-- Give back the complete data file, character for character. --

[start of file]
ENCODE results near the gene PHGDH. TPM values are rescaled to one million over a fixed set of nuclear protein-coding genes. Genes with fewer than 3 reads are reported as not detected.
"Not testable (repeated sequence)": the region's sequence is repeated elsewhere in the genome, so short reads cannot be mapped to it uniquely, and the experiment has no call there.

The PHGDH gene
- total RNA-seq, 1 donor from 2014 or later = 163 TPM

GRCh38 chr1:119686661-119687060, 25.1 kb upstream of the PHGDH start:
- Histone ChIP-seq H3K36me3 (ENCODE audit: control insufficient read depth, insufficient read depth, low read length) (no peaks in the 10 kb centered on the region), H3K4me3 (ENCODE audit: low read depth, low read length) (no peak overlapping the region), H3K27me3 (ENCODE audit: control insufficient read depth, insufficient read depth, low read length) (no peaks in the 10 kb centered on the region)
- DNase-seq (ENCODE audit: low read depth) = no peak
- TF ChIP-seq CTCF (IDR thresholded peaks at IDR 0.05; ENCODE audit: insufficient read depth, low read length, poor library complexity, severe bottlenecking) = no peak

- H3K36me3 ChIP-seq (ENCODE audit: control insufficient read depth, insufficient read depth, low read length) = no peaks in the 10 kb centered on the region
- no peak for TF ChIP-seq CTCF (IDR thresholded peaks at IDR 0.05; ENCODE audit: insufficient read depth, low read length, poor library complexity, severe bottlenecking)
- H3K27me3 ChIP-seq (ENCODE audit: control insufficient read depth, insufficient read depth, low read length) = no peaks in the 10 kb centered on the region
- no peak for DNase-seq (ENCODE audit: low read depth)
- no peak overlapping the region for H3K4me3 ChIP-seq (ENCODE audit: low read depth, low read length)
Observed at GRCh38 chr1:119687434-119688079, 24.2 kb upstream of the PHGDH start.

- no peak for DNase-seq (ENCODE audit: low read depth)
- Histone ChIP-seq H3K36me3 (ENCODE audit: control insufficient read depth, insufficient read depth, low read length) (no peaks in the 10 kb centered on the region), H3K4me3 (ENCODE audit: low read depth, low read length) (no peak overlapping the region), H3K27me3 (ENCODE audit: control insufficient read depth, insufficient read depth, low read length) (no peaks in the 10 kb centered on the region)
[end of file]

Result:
ENCODE results near the gene PHGDH. TPM values are rescaled to one million over a fixed set of nuclear protein-coding genes. Genes with fewer than 3 reads are reported as not detected.
"Not testable (repeated sequence)": the region's sequence is repeated elsewhere in the genome, so short reads cannot be mapped to it uniquely, and the experiment has no call there.

The PHGDH gene
- total RNA-seq, 1 donor from 2014 or later = 163 TPM

GRCh38 chr1:119686661-119687060, 25.1 kb upstream of the PHGDH start:
- Histone ChIP-seq H3K36me3 (ENCODE audit: control insufficient read depth, insufficient read depth, low read length) (no peaks in the 10 kb centered on the region), H3K4me3 (ENCODE audit: low read depth, low read length) (no peak overlapping the region), H3K27me3 (ENCODE audit: control insufficient read depth, insufficient read depth, low read length) (no peaks in the 10 kb centered on the region)
- DNase-seq (ENCODE audit: low read depth) = no peak
- TF ChIP-seq CTCF (IDR thresholded peaks at IDR 0.05; ENCODE audit: insufficient read depth, low read length, poor library complexity, severe bottlenecking) = no peak

- H3K36me3 ChIP-seq (ENCODE audit: control insufficient read depth, insufficient read depth, low read length) = no peaks in the 10 kb centered on the region
- no peak for TF ChIP-seq CTCF (IDR thresholded peaks at IDR 0.05; ENCODE audit: insufficient read depth, low read length, poor library complexity, severe bottlenecking)
- H3K27me3 ChIP-seq (ENCODE audit: control insufficient read depth, insufficient read depth, low read length) = no peaks in the 10 kb centered on the region
- no peak for DNase-seq (ENCODE audit: low read depth)
- no peak overlapping the region for H3K4me3 ChIP-seq (ENCODE audit: low read depth, low read length)
Observed at GRCh38 chr1:119687434-119688079, 24.2 kb upstream of the PHGDH start.

- no peak for DNase-seq (ENCODE audit: low read depth)
- Histone ChIP-seq H3K36me3 (ENCODE audit: control insufficient read depth, insufficient read depth, low read length) (no peaks in the 10 kb centered on the region), H3K4me3 (ENCODE audit: low read depth, low read length) (no peak overlapping the region), H3K27me3 (ENCODE audit: control insufficient read depth, insufficient read depth, low read length) (no peaks in the 10 kb centered on the region)